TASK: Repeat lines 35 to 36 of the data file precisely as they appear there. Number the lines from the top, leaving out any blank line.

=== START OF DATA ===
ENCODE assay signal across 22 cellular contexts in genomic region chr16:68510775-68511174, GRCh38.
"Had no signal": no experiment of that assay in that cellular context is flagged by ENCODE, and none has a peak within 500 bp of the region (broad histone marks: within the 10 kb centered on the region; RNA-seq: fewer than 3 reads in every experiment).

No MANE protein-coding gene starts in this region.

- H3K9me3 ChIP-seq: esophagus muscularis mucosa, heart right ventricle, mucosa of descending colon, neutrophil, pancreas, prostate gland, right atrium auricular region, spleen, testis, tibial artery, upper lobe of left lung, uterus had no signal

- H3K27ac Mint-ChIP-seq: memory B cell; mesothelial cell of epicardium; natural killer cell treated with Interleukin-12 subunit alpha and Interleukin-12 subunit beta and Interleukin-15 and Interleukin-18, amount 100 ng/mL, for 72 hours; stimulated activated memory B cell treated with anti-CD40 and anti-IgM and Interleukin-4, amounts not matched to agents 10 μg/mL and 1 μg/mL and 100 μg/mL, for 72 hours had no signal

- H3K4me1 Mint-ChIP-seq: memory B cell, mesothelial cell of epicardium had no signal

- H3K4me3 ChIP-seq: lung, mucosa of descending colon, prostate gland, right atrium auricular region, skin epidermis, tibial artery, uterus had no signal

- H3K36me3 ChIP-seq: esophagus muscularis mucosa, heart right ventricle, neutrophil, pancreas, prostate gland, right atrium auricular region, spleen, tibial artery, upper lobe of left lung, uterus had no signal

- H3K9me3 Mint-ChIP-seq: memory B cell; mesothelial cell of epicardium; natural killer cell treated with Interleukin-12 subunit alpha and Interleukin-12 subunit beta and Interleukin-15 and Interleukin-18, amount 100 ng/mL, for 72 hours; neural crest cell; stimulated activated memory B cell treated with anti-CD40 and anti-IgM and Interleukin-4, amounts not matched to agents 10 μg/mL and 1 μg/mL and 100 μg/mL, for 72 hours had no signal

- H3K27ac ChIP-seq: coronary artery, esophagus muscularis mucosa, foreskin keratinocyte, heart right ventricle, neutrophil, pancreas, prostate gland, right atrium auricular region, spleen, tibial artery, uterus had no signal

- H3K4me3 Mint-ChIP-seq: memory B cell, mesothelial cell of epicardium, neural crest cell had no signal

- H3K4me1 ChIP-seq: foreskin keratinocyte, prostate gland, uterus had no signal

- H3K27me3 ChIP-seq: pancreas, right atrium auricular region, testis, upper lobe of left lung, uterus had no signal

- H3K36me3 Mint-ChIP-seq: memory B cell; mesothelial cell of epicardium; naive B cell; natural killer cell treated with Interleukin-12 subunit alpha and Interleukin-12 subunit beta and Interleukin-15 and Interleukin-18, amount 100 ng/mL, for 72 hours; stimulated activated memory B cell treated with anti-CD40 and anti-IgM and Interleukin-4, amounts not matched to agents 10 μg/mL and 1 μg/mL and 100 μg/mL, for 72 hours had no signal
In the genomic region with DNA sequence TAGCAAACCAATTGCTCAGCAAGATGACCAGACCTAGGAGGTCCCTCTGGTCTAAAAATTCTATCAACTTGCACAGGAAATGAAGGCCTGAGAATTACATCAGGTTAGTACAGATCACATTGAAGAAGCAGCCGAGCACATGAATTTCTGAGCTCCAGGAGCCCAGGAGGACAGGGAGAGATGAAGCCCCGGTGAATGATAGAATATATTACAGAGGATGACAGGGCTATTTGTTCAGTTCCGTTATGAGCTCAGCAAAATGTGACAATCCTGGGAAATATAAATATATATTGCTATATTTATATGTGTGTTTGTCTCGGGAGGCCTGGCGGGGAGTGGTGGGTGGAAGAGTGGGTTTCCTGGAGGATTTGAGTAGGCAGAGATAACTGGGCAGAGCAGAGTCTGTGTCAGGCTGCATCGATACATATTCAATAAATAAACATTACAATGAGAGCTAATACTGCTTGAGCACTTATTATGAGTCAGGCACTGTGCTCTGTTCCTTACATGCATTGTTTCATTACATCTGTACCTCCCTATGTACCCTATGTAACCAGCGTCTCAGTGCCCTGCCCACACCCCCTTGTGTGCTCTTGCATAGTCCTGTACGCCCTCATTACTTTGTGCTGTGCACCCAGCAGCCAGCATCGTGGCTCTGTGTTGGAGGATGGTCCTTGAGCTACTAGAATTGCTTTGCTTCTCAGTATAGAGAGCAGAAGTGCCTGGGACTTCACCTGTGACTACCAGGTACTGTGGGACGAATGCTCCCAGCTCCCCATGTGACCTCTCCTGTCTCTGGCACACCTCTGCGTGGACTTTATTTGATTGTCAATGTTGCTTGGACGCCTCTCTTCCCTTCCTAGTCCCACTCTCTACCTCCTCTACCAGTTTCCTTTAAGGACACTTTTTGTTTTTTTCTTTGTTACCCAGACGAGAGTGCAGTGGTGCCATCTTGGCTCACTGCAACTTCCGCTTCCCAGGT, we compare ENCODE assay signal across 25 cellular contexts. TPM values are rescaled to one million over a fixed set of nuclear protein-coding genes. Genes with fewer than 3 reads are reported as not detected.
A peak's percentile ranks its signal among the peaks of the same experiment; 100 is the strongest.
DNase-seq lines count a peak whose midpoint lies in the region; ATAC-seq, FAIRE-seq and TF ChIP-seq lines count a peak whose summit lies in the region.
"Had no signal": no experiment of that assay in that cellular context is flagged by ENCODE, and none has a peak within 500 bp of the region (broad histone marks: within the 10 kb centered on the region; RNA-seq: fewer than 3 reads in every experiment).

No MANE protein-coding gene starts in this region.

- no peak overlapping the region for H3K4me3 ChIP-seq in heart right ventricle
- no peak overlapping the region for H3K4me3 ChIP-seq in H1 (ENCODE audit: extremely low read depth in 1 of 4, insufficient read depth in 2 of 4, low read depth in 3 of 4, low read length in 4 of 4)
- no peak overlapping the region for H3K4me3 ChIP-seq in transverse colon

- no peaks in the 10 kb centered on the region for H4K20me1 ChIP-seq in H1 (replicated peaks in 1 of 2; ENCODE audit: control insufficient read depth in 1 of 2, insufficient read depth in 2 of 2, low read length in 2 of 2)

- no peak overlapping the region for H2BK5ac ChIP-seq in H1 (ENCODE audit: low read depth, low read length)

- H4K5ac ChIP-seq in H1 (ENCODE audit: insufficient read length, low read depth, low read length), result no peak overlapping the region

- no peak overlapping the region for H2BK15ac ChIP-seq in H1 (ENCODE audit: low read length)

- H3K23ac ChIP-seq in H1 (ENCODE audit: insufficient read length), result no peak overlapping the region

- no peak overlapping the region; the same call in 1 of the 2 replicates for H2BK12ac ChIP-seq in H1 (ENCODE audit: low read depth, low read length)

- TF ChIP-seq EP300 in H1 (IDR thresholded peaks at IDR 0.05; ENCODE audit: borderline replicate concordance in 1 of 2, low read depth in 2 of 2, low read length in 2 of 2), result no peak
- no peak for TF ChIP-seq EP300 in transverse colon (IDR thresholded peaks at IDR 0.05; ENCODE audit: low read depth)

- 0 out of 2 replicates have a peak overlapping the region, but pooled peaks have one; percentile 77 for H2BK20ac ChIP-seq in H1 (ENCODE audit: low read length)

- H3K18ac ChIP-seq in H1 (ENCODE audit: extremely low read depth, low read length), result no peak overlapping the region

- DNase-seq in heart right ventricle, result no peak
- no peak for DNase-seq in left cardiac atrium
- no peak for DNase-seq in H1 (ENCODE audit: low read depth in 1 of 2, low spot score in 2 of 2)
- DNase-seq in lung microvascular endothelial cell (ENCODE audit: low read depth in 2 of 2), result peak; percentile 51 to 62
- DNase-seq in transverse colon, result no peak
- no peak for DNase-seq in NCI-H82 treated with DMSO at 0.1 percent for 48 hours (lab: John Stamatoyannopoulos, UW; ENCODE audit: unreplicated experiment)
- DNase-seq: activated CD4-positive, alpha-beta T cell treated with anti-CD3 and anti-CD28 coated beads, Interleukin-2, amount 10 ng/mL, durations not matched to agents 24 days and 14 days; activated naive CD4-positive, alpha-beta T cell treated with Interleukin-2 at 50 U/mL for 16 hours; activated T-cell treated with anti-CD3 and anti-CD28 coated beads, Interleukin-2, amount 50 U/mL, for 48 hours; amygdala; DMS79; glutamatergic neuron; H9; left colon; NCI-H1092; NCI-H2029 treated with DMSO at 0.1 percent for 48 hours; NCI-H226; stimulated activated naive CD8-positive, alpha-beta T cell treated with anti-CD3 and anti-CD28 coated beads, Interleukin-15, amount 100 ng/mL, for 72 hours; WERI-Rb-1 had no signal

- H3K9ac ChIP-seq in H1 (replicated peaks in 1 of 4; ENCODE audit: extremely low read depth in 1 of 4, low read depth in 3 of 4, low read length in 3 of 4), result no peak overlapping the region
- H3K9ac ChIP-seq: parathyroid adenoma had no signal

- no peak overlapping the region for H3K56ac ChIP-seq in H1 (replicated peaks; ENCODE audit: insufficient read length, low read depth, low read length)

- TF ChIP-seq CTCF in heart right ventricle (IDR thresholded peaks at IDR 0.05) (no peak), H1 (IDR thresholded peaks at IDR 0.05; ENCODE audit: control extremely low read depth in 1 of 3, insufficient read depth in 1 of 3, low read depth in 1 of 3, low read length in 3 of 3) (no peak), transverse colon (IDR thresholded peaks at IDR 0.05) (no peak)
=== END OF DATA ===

- no peak for DNase-seq in H1 (ENCODE audit: low read depth in 1 of 2, low spot score in 2 of 2)
- DNase-seq in lung microvascular endothelial cell (ENCODE audit: low read depth in 2 of 2), result peak; percentile 51 to 62